We are each uniquely created, and shaped differently. This is true for our inward self as well as our outward appearance. Each curve and straight line has individual aesthetic value. It is so easy to look in the mirror and wish for a line instead of a curve or a rounded edge instead of a slope. It is the way we think that needs to change. Health and embracing the way we are made should be our goal. With that as our path, learning how to dress best for our curves or straight lines is a tool that will help us to walk through life with confidence as a visual gift to the world around us.
Throughout the decades many body-type labels have been assigned, but we like to keep it simple and classic. The four categories that we will define are: Apple, Pear, Hourglass, and Rectangular. You may fall into one category, or be a combination of the shapes. You can apply these principles to yourself with the aim of balancing proportions. With each body type there are garments that compliment and those that should be avoided. Do not be tempted to clutter your closet (and therefore mind and life) with items that do not suit you as an individual, only embrace what suits you best! Let’s start with some “Do’s” and “Dont’s” for each type…
Don’t: Do not use stiff fabrics, high necklines, large collars, tapered skirts or pants. You do not want to add bulk to the upper body, and avoid pleats and gathers along the bottom because it will add volume.
Do: You want to emphasize the lower part of your body. Focus on feminine, subtle curved necklines. Balance the top with flare or wide leg pants and A-line skirts. Dolman sleeves can work to minimize the bust. Empire and baby-doll dresses work to cover the wider section of the torso, however one must be careful not to look like a tent. Let the hemline hit just above the knee to keep a slim silhouette. To create a waistline choose dresses that have a distinct natural waist out of fabrics that flow away from the body. Use your ability to wear shorter hemlines (not too short, remember balance) and fun colors to draw attention to your lower half.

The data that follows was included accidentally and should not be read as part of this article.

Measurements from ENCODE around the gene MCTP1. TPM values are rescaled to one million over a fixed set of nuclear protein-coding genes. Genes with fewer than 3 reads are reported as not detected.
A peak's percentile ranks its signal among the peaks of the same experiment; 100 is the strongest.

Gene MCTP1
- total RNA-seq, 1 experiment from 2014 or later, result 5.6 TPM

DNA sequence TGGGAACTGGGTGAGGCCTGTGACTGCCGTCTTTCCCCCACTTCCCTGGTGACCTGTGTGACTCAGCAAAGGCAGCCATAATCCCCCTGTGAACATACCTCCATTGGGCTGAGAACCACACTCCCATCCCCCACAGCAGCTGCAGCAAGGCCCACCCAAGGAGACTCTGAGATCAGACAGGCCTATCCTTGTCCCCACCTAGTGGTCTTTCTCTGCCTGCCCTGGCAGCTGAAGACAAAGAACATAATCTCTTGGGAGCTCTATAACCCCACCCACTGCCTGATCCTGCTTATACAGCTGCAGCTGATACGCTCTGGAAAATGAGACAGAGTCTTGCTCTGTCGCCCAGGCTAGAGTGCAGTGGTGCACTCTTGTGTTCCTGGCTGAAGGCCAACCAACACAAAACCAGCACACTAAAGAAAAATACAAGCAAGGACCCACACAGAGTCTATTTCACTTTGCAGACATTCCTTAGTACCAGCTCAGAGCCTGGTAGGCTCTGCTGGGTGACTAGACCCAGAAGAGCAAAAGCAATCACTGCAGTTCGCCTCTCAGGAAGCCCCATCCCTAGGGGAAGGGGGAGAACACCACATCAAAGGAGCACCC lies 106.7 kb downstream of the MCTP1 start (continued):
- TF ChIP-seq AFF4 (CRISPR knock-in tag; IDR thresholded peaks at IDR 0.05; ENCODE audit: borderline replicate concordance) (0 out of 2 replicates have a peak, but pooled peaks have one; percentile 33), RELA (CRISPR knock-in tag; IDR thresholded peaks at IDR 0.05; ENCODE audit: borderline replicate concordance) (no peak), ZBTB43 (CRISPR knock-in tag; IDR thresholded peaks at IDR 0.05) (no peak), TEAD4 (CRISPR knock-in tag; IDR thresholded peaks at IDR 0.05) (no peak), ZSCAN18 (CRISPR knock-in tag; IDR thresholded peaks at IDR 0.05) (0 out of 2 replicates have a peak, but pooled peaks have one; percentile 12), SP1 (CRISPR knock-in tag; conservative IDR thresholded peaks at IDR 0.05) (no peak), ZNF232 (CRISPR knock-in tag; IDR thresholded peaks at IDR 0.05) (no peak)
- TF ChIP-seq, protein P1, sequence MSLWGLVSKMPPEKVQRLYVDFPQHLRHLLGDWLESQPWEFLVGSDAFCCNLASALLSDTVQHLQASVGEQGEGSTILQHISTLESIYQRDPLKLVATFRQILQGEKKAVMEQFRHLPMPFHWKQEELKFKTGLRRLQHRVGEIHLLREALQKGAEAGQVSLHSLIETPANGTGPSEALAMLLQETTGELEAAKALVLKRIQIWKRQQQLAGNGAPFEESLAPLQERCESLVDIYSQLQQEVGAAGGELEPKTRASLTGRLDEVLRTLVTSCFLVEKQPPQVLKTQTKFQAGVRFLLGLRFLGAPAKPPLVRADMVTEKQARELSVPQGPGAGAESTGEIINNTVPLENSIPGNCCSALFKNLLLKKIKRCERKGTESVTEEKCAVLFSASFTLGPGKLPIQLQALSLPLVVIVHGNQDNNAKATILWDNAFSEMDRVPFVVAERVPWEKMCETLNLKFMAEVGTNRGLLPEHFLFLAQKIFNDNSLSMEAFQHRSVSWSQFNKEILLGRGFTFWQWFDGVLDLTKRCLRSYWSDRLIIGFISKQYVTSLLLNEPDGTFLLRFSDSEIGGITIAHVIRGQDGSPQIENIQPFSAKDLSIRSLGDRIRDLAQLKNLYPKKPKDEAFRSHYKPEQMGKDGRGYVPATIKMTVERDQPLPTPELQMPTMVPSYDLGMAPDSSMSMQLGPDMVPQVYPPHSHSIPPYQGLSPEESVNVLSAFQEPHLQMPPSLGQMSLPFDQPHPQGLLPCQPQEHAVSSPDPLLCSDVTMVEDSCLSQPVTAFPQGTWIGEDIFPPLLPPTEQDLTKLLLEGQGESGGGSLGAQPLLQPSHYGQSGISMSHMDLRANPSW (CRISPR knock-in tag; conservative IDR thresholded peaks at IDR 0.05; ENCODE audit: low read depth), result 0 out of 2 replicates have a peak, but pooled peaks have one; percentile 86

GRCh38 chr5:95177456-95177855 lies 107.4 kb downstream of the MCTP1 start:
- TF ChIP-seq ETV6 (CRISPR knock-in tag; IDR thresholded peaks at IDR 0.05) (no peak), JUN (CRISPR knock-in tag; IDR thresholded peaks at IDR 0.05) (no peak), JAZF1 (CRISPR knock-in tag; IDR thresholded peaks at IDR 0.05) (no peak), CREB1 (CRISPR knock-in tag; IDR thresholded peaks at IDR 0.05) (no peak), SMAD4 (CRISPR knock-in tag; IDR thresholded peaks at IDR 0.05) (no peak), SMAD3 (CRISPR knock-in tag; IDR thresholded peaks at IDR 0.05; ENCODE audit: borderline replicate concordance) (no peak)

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Don’t: Do not wear clingy or tapered bottoms. Overly structured dresses can cause the lower half of the body to become enlarged, so focus on softening. Tank tops and tube tops can make the upper half look proportionally smaller, use thicker straps and more details instead.
Do: You want to accentuate and balance the upper body. Choose to emphasize your neckline with fun collars, accessories, and bolder colors on your upper half. Wearing A-line skirts as well as flowing fabrics in more neutral and darker colors will slim the bottom half. Allow yourself to work with your natural waistline as opposed to trying low-rise anything. This will often through off your proportions and many suffer from uncomfortable pouching along our sides. Dresses should be fitted at top and flowing on the bottom. Feel free to wear sweaters and jackets that balance the bottom. See some examples here:
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Don’t: You do not want to throw your body out of balance. With more natural curves stay away from boxy tops and dresses that make a false rectangular shape, you will end up looking like a box. Oversized clothing or layers without structure creates too much bulk.
Do: Work with your best assets, use garments that accentuate the waist and keep the top and bottom in balance. Wrap tops, pencil skirts, straight leg pants, and dresses that have a distinct waist work best.
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Don’t: Do not use overly structured fabrics because it will create hard lines. Depending on the shape of your upper body, stay away from enlarging your shoulder and chest with high necklines, large collars, and sleeves. Anything that has no lines, whether through seam lines, texture, or pattern will make you look too linear. Create visual interest through sectioning your body with pattern and separate garments. Wrap tops only work if you have a bust; if not, sweetheart necklines and ruched busts work best.
Do: Work to create curves through adding a natural waistline with top and dress choices. Work with your more athletic shape by wearing shift dresses, tunics and straight cut pants. You have the freedom to wear lower cut pants and skirts, however pay attention to the proportions between your torso. You always want to work to elongate your legs. Use softer fabrics and curved or wide necklines to create smooth lines. Use horizontal stripes and have fun with bulkier sweater knits because you can make this work with your shape.
1. zara.com 2.hm.com 3. us.allsaints.com 4. and 5. jcrew.com
Photo Credit: myhomespunthreads.blogspot.com